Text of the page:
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Go Back   SailNet Community > Out There > Cruising & Liveaboard Forum > Living Aboard
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Order of operations

Greetings,

I'm getting excited about buying a boat. Still a total beginner but all my research has shown me that there seems to be quite a bit available in the Vancouver BC area within my purchase budget, so most likely after I get about another dozen days on the water I might start actually looking at boats.

The project manager in me wants, however, to start with a place to put it. Lots of local sailors are telling me live-aboard spaces in BC are not especially easy to score, and lots of ads for less expensive boats I'm seeing indicate that taking the boat away quickly is what will give buyers an edge.

Between these two facts, getting the moorage lined up and in pocket before I actually try to buy the boat seems to make sense. Has anyone else done it in this order?

The only thing I can think of that would make this a bad idea is that most places charge by the boat size so going into contract would mean I have to commit to a boat size before actually choosing a specific boat. But being under time pressure whilst I look for a place to put a boat I just bought seems like a bad idea.

Thoughts?
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Re: Order of operations

While Vancouver moorage has been tight, esp above 30 feet, things seem to have eased a bit and I've not heard lately of anyone bringing a boat in with no place to put it.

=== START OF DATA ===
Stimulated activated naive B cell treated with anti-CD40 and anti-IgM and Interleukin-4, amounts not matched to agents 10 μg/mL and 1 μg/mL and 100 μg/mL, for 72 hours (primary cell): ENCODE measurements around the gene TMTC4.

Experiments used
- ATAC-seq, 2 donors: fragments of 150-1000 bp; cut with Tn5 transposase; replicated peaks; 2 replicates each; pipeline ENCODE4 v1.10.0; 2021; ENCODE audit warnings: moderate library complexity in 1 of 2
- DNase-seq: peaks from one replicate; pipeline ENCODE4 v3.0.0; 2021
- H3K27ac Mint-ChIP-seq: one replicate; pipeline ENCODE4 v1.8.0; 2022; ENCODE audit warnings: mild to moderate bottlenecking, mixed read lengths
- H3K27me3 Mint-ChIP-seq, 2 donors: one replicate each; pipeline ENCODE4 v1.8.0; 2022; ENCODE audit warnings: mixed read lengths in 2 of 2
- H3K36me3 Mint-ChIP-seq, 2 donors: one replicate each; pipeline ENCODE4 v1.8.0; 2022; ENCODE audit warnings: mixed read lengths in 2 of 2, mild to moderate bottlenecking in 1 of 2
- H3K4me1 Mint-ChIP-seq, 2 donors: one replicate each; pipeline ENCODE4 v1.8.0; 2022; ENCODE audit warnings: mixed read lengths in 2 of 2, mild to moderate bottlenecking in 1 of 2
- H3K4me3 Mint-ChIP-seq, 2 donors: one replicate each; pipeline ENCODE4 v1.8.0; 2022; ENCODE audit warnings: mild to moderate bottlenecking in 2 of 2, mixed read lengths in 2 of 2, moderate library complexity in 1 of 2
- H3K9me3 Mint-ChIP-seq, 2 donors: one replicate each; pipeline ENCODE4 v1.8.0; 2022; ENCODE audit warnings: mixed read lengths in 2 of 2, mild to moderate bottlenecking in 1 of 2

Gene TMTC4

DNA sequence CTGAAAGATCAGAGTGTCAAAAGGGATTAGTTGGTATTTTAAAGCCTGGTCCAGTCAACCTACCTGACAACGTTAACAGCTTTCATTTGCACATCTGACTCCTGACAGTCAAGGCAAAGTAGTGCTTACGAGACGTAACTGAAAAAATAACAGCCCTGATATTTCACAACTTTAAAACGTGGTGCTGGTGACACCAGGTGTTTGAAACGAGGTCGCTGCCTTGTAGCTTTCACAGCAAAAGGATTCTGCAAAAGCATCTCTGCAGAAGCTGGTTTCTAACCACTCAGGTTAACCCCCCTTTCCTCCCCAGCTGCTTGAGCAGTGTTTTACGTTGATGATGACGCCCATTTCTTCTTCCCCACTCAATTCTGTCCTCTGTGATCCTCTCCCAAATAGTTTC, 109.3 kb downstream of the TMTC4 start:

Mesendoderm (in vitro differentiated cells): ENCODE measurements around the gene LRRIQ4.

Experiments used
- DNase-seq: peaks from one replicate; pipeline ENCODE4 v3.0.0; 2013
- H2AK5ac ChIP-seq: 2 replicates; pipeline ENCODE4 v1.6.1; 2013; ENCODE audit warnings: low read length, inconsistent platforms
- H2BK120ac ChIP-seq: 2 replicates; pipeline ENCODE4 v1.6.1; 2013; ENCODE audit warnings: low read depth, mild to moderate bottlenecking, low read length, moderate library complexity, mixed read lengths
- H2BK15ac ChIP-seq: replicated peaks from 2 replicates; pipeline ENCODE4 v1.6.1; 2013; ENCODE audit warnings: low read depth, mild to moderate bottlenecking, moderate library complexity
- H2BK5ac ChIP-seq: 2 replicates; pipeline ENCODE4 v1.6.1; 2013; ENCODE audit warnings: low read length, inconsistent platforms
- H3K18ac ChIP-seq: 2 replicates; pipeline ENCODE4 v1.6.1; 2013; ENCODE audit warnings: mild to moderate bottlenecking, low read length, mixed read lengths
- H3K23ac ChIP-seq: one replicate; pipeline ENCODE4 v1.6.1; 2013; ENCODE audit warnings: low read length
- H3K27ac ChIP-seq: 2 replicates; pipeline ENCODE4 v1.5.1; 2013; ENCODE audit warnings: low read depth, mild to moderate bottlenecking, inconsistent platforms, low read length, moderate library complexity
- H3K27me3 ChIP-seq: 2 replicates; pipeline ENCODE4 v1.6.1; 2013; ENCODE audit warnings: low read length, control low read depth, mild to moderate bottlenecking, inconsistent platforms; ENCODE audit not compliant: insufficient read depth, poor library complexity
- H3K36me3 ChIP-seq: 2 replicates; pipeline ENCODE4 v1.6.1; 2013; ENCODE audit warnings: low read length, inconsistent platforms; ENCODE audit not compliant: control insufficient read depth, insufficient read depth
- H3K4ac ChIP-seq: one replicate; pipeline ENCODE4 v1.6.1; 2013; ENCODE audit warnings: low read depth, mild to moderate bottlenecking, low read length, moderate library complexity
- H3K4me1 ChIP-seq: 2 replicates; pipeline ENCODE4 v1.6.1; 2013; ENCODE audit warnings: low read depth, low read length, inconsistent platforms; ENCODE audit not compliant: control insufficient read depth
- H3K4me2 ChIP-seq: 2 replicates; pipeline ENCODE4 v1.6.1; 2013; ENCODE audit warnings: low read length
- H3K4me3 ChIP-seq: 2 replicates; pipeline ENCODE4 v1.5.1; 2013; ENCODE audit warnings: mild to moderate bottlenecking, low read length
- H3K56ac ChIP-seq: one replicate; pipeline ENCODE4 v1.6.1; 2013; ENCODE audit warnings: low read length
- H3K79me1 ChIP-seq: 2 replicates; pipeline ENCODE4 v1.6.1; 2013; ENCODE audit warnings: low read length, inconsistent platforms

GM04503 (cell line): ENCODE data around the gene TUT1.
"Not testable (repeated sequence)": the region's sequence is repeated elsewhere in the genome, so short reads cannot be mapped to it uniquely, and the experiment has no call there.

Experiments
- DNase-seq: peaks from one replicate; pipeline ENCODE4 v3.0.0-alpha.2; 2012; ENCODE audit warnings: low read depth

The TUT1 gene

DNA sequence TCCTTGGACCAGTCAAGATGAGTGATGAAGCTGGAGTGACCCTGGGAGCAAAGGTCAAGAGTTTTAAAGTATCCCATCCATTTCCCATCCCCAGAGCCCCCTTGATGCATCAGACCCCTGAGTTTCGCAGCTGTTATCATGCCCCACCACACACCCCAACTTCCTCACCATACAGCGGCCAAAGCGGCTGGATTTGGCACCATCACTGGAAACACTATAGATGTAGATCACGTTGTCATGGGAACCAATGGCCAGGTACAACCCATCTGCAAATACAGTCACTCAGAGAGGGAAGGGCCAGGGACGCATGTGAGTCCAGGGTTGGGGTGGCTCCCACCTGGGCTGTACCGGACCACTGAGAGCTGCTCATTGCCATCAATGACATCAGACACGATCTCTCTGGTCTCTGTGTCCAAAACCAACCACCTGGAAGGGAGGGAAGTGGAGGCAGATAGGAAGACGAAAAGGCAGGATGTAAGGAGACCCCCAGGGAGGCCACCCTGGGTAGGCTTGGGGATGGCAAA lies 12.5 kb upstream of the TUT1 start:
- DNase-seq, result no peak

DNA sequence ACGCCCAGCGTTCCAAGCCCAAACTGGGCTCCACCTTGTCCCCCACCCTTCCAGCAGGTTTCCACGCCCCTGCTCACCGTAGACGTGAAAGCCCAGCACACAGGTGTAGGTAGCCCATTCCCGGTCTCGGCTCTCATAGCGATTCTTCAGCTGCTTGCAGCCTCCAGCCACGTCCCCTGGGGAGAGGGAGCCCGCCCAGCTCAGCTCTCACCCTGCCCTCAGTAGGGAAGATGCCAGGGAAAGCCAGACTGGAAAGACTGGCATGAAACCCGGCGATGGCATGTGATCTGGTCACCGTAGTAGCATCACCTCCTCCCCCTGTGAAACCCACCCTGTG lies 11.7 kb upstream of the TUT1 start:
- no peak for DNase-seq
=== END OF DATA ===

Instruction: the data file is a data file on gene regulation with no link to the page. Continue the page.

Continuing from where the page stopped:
You're right about getting a slip and then finding a boat to fit it.. that can be awkward esp when THE boat turns out to be a few feet too long. To start with I think I'd concentrate on boats in marinas with transferrable moorage.

False Creek Fishermans' Wharf and Spruce Harbour Marina in False Creek allow moorage transfer, and Spruce Harbour has a co-op liveaboard section. There's another liveaboard marina just east of Granville Island (Pier 32?) but it's full, I believe, with mostly 35-40+ footers. Beyond that you're back to Bowen Island. There are several boats for sale there, as well as some badly neglected greenery that might be quite receptive to cold call offers, it's pretty clear there's not a lot of interest in those boats and some of them may just need a good cleaning. A trip over there and a talk with the marina office might be time well spent.

There's a Gulf 29 in Spruce Harbour that needs quite a bit of work but would be a great boat for what you want.. still asking a lot more than your budget but... but... it's on CL.

Ranger 29, Catalina 27 and 30, C&C 27,29, 30 are among what I think are minimal liveaboards for this region, there will be examples of these under $10K, but not many in the $5K region. I know, too, of a Douglas 32 currently being lived aboard that may come available soon, but no idea on the asking price - though bound to start on the high side..
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Re: Order of operations

Those all seem a bit big for me, though I appreciate experienced perspectives on 'minimal liveboard'. That said - I'm up for the challenge of a smaller craft. I moved here from Cali with one backpack and spent the prior few years essentially living on my bicycle out of a closet in San Francisco, so I'm acclimated as a dirt-based vagrant; hoping that will give me at least a little cred boasting that I could live on a sub-25'? :-$

But you read my mind... I'm actually going to spend the day in Bowen tomorrow just to get a feel for whether it's a fit location-wise - if the marina peeps know I'm looking they might be willing to keep my number.

Whilst I have your attention... Please don't poke fun at this question but...

I have no idea what insurance will cost, and no online resources seem helpful, since I don't yet actually have a boat to quote. But I need to budget, and have yet to find any resource telling me whether it's gonna be a butterfly or an Airbus A380...